My Turn: Agencies can do a better job protecting salmon

Last Saturday dozens of Haines residents and invited guests rafted the Chilkat River to celebrate the 30th Anniversary of the Chilkat Bald Eagle Preserve. Later, at the Klukwan Long House, Haines Mayor Stephanie Scott spoke about the initial controversy surrounding Preserve formation, and local historian Dan Henry recounted that 15 stakeholder groups — including federal and state agencies, miners, loggers, and conservationists — were finally able to agree to a compromise that protected the resources of the 49,000 acre preserve, and at the same time created the much larger Haines State Forest to allow more intensive uses. Henry also quoted former Governor Jay Hammond, who termed the agreement “the crown jewel of collaborative resource management.”


Protecting the eagle preserve’s outstanding wild salmon spawning and rearing habitat that feeds the world’s largest gathering of bald eagles — as well as the communities of Haines and Klukwan, and local and regional economies — is an accomplishment well worth celebrating. It’s also a time to reflect on whether or not the legislative intent and mandate to protect eagles and salmon “in perpetuity” is being met.

Over the past decade, numerous individuals and organizations have been critical of the Department of Natural Resources (DNR) — the agency charged with Preserve management — and the Alaska Department of Fish and Game (ADF&G) — the agency responsible for managing Preserve fish and wildlife resources. In 2005, Governor Hammond, former ADF&G and DNR commissioners, and commercial fishing and conservation organizations petitioned DNR to implement recommendations made by ADF&G biologists to protect high value salmon spawning and rearing areas from impacts caused by commercial jet boat tours. It was Hammond’s last political advocacy, occurring just days before his death. No management changes were made by DNR.

The Habitat Division moved from ADF&G to DNR and then returned to ADF&G. Many believe that ADF&G was both diminished and increasingly politicized during this time frame. Whatever the cause, protections were weakened for salmon habitat inside the eagle preserve during this period, in spite of the fact that the eagle preserve’s salmon habitat is explicitly protected by state statute, and should be the most protected salmon habitat in Alaska. In 2010 and 2011, seven commercial fishing, sport fishing and conservation organizations took these salmon habitat concerns to the Habitat, Commercial, and Sport Fish division directors, and eventually to the ADF&G commissioner. No management changes were made by ADF&G.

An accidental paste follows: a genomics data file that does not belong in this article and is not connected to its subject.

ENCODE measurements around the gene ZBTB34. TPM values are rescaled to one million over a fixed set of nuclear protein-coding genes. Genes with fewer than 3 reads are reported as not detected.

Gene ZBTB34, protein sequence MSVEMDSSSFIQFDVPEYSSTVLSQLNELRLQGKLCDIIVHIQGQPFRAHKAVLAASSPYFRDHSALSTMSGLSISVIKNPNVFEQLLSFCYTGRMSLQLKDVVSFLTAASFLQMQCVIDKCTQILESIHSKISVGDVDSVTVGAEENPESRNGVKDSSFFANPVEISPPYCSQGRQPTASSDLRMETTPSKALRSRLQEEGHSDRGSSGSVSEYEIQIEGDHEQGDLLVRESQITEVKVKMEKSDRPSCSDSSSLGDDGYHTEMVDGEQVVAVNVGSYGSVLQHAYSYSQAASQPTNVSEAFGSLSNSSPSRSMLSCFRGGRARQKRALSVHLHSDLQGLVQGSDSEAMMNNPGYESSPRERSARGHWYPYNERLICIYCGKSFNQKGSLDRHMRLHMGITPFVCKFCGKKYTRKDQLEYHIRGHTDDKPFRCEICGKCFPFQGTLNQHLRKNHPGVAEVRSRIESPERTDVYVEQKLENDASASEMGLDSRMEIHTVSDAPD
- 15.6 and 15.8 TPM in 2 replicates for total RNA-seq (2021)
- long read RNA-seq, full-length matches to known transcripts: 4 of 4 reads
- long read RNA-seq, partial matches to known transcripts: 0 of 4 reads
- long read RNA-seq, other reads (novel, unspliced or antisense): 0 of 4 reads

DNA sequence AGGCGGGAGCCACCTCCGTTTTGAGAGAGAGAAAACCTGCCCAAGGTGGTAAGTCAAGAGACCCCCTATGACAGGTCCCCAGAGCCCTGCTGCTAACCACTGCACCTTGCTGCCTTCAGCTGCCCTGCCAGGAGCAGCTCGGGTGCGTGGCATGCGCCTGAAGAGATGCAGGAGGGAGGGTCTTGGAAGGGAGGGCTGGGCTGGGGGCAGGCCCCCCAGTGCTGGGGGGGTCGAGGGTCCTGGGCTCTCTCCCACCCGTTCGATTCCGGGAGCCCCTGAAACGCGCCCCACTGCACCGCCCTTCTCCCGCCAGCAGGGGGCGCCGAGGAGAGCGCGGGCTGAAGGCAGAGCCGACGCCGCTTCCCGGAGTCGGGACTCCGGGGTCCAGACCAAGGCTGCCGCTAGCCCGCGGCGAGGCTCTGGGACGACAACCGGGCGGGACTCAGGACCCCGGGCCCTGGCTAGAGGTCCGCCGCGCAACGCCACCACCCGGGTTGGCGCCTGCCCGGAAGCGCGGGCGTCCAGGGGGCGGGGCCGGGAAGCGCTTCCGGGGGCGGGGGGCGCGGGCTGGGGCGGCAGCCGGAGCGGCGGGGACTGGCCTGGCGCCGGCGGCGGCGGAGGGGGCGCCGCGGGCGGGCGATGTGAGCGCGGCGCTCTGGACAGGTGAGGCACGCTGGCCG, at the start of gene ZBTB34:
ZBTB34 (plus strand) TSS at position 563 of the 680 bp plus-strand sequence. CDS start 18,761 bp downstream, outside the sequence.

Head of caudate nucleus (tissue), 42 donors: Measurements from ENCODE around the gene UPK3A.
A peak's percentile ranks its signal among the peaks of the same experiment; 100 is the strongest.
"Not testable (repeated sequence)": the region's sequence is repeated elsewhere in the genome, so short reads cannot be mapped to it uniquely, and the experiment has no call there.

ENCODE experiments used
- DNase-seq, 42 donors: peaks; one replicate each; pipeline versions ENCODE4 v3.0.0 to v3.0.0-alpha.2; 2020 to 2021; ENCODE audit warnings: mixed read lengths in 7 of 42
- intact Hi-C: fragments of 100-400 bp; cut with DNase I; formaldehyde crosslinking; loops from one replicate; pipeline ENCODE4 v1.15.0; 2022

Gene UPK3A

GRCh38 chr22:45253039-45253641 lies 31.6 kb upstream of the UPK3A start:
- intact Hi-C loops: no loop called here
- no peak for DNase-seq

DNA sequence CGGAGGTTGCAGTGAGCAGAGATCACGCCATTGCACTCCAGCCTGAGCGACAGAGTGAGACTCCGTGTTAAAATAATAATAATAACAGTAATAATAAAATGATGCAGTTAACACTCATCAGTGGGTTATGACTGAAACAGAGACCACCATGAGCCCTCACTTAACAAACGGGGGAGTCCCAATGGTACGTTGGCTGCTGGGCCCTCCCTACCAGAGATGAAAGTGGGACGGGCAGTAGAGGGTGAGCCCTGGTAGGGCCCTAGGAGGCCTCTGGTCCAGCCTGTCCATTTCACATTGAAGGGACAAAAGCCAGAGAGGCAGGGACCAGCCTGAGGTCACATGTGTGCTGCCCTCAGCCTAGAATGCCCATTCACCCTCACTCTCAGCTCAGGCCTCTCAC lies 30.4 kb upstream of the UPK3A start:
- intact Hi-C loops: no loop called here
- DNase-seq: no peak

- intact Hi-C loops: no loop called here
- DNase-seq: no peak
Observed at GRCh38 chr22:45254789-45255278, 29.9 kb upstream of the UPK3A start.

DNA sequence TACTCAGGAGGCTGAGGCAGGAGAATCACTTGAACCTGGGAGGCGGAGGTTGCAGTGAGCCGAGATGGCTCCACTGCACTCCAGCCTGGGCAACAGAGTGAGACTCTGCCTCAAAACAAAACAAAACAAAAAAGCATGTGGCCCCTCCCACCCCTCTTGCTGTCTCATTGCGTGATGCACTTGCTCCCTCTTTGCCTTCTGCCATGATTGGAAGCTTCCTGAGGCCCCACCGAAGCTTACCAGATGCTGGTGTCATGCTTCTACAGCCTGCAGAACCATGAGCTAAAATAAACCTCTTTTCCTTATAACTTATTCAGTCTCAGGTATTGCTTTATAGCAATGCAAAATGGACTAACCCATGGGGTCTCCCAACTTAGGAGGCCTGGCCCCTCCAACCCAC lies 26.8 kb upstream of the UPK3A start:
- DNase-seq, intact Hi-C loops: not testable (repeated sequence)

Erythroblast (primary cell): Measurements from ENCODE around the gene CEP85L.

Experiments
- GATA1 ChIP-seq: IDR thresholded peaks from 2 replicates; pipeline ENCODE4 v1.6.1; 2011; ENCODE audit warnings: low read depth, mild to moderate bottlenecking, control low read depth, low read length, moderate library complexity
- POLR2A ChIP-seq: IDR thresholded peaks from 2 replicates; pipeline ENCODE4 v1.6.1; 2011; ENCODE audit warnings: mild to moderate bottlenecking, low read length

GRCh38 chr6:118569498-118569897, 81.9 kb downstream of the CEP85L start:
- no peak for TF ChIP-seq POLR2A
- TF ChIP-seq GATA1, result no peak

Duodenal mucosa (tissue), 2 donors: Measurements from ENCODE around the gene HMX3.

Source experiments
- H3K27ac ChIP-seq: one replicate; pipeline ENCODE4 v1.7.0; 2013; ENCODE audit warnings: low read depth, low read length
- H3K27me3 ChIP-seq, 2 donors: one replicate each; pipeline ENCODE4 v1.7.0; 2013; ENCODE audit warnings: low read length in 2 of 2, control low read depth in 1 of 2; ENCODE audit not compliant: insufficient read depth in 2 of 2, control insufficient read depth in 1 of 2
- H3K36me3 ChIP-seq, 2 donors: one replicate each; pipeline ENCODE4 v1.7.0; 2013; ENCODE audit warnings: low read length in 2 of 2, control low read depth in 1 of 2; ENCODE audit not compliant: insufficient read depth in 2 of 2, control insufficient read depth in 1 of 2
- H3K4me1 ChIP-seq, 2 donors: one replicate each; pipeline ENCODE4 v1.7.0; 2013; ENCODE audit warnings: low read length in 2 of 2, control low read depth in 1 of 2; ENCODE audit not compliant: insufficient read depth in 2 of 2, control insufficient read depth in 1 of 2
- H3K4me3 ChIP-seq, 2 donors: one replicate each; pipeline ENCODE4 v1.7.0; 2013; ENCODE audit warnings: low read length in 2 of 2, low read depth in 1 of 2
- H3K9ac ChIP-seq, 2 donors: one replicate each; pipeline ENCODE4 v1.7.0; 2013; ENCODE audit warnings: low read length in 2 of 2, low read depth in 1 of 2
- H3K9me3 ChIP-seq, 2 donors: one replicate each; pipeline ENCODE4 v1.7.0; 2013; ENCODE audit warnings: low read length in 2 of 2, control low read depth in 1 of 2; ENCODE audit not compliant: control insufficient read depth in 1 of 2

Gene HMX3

It’s incomprehensible that allowing fully loaded 30 passenger commercial jet boats with twin 150 horsepower engines to run over occupied salmon redds is somehow being protective of preserve wild salmon runs, particularly when studies tell us that even a single pass from a much smaller, less powerful boat can cause egg mortality. Agency promises to study the impacts from these large, powerful boats turned into under-funded, inconclusive studies that indicate damage is occurring, but do not offer the rigorous scientific proof now required by managers. Unproven impacts allow the current “see no evil” approach to continue. This is particularly disturbing because when the ADF&G commissioner signed off on weakened protections for preserve salmon habitat in 2005, he also expressed concerns about “a long-term impact on salmon eggs, rearing juvenile salmon, and salmon spawning and rearing habitat.” Since that time, no one in a position of authority at ADF&G has taken these concerns seriously enough to institute the protective restrictions recommended by current and former ADF&G Haines area biologists.

The 30th anniversary celebration was a lovely event. My hope is that 30 years from now future generations will be able to experience a Preserve with abundant fish and wildlife resources, including opportunities to tend Chilkat River subsistence nets, to catch sport and commercial salmon, and to witness the spectacle of thousands of bald eagles feasting on late runs of salmon. Such a future depends on state agencies fulfilling both the letter and the spirit of the law signed by Governor Hammond in 1982.

• Berland lives in Haines and is an Associate with Rivers Without Borders. She has been an advocate for Chilkat Bald Eagle Preserve salmon habitat for more than a decade.


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